U.S. tourism industry worried by loss of Chinese visitors
As the year 2018 witnessed the first decline in the number of Chinese visitors to the United States in 15 years, the American travel and tourism industry is worrying about the prospect of losing more business from China amid protracted bilateral trade tensions.
Data released last month by the U.S. National Travel and Tourism Office showed that the number of Chinese tourists traveling to the United States fell 5.7 percent to 2.9 million in 2018, despite that the total outbound trips of Chinese tourists registered remarkable growth.
"We are very concerned about this decline of Chinese tourists," Christopher Heywood, executive vice president of global communications for NYC & Company, the official destination marketing organization for the largest U.S. metropolis, told Xinhua in a recent interview. "We are monitoring the situation very closely."
According to a report released by the United States Travel Association (USTA) in March, the travel and tourism sector supports 15.7 million direct and indirect American jobs, with 1.2 million of them directly associated with international inbound travel.
"Any decline in international visitation will impact jobs. There's no question about it," Roger Dow, president and CEO of the USTA, told Xinhua in a separate interview.
The New York City, USA. /VCG Photo
The New York City, USA. /VCG Photo
The United States also enjoys a positive balance of trade in travel and tourism, as spending by international visitors on the U.S. soil, which is considered as U.S. travel export, far exceeds Americans' spending overseas.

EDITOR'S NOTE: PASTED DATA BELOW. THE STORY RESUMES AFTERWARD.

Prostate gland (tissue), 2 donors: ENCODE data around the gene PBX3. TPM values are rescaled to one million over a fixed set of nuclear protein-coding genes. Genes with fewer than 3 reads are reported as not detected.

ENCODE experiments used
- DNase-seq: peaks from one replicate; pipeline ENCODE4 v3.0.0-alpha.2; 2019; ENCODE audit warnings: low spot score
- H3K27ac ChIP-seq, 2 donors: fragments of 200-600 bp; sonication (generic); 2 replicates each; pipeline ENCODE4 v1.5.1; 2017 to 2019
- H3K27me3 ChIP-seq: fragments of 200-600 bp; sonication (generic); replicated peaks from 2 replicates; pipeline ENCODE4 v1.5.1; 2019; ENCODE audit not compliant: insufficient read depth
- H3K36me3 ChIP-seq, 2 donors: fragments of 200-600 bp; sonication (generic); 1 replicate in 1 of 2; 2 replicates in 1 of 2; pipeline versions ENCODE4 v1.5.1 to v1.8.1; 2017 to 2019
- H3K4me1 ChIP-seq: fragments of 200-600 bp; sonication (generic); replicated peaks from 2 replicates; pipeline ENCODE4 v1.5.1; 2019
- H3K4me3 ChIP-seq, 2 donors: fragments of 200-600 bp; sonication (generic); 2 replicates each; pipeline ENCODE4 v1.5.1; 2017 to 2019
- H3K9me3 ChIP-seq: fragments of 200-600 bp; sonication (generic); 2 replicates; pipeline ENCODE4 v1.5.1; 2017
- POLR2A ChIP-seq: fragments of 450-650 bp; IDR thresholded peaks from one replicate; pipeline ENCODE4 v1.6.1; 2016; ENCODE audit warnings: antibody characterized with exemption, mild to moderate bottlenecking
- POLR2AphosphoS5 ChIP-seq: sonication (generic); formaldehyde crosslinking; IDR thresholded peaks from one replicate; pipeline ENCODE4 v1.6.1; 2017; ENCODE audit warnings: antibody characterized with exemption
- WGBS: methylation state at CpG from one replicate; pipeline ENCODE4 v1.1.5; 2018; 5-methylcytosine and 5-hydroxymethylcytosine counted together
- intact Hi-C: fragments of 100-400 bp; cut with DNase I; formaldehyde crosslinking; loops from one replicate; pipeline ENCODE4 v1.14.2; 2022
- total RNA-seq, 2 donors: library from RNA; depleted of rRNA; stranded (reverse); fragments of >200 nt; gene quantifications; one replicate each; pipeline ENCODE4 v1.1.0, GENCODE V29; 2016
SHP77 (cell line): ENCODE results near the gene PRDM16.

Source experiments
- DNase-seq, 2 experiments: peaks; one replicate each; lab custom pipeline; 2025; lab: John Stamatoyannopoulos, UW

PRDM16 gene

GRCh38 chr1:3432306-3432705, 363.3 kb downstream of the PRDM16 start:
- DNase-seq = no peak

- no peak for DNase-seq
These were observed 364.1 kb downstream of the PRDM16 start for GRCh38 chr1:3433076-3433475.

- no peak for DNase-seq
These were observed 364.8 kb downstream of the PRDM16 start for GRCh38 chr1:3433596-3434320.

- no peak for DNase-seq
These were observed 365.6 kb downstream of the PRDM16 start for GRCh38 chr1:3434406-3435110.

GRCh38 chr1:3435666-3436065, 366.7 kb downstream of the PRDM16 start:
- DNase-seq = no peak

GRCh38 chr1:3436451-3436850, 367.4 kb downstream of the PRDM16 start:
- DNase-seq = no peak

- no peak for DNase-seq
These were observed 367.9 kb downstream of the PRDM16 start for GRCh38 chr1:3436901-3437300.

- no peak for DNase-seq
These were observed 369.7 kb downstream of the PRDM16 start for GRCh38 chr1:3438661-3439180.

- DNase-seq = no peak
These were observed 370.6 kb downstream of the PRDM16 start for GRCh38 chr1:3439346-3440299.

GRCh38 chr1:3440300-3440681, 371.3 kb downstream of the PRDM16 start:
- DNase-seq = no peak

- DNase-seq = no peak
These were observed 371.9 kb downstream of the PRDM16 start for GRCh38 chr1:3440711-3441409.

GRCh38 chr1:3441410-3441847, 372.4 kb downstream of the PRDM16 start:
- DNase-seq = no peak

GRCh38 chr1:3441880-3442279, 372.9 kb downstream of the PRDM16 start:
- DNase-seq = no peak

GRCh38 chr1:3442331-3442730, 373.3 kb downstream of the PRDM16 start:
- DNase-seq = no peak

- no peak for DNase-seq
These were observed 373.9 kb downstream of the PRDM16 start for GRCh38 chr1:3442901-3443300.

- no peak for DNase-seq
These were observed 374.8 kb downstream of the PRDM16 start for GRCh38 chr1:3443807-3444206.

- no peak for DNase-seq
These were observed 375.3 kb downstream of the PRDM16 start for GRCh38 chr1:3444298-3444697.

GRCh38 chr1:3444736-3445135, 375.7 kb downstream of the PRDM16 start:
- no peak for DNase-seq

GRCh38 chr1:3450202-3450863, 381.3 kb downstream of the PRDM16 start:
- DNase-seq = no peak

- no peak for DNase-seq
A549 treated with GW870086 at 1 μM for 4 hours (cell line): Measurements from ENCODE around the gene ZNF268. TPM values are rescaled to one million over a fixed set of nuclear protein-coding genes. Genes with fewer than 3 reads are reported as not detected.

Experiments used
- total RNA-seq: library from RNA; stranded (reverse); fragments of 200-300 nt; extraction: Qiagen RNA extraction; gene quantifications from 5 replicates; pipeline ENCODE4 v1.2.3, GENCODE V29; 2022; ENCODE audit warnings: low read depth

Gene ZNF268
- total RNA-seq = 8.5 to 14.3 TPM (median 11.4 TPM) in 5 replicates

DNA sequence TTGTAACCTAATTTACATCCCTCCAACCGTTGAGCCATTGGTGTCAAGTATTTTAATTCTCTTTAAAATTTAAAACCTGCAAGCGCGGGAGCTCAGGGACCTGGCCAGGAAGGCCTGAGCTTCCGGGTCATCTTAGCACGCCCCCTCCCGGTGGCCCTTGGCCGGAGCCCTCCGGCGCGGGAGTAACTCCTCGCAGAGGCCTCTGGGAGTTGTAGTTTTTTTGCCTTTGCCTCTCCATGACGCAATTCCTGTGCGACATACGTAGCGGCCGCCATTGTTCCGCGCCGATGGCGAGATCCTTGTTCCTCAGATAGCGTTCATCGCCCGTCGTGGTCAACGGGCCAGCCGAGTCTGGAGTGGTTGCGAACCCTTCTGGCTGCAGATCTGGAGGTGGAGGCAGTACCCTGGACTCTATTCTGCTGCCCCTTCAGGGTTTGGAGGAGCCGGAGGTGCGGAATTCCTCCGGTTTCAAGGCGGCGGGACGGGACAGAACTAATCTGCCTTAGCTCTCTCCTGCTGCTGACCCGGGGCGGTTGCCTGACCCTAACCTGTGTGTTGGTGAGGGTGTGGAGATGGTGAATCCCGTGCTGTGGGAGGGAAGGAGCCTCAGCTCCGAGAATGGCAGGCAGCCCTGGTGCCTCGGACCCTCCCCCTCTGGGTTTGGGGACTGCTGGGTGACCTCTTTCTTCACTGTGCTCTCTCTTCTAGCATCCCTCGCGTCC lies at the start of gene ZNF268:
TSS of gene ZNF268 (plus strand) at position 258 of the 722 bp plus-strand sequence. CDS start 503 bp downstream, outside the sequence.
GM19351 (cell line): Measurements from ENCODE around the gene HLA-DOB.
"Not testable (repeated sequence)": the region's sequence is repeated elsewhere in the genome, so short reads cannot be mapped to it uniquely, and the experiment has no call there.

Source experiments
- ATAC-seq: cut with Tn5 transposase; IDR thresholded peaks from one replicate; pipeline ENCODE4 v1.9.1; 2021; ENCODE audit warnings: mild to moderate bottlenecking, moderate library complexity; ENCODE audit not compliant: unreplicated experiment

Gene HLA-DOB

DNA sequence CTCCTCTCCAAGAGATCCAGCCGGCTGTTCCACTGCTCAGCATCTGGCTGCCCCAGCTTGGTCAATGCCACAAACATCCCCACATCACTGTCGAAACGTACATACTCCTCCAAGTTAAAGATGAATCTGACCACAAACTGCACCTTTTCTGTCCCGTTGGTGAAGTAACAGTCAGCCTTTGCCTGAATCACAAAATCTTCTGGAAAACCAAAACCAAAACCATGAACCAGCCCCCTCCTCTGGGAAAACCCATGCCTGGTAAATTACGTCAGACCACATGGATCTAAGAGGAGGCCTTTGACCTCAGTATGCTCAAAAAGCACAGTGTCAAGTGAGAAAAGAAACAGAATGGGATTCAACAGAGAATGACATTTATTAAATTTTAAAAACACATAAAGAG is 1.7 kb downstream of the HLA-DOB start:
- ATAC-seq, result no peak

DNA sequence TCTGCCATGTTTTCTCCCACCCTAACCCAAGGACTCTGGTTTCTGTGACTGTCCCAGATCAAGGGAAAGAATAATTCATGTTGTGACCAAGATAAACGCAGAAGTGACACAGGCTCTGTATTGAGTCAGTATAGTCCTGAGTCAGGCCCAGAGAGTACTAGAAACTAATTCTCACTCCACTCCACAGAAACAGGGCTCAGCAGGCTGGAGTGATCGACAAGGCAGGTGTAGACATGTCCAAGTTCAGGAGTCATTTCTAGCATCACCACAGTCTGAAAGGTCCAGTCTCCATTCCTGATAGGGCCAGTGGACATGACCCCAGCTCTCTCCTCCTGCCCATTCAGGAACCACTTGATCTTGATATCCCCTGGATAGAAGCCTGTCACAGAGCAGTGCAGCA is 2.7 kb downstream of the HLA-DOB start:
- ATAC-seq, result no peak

This surplus dropped from 99 billion U.S. dollars in 2015 to 69 billion dollars last year due to the decline of tourists from not only China, said Dow. "But of that 69 billion, 31 billion comes from China. So that's a bigger trade surplus than all other industries combines, and that's why it (the Chinese market) is extremely important to the United States."
However, in the last couple of years there have been continuous reports of U.S. authorities tightening up visa restrictions on Chinese applicants, many of whom were either denied a visa or put through lengthy additional screening.
On June 4, China's Ministry of Culture and Tourism also issued travel alerts for Chinese citizens planning to visit the Unites States, citing surging incidents of unwarranted harassment by U.S. law enforcement agencies in addition to unrelated incidents of shooting, robbery and theft.
Things like these could "have a chilling effect" on inbound travel from "one of our top source markets," Dow said.
"The more hurdles that are put in place, the more difficult could it be to attract travelers at a time when there is fierce competition. We have other destinations globally that are rolling out the welcome mat for Chinese travelers," said Heywood of NYC & Company.
Despite the current difficulties and great uncertainties about the future, both the USTA and NYC & Company are hoping that things would smooth out so that the tourism sector could get back on the track of sound and rapid growth.
"We will continue to sell New York City in the Chinese market," said Heywood, who just returned from a travel trade fair in China. "There's so much in a place like New York, and there's such a great affinity at least between New York and China."
"One thing we can assure the Chinese travelers is that New York City welcomes them," he added.
Dow pointed to the fact that when bilateral ties are experiencing a period of difficulties, it is all the more important for the two countries to promote two-way travel, which could help create better understanding between their peoples.
"The more we spend time with each other, the more we realize how much we are alike," he said.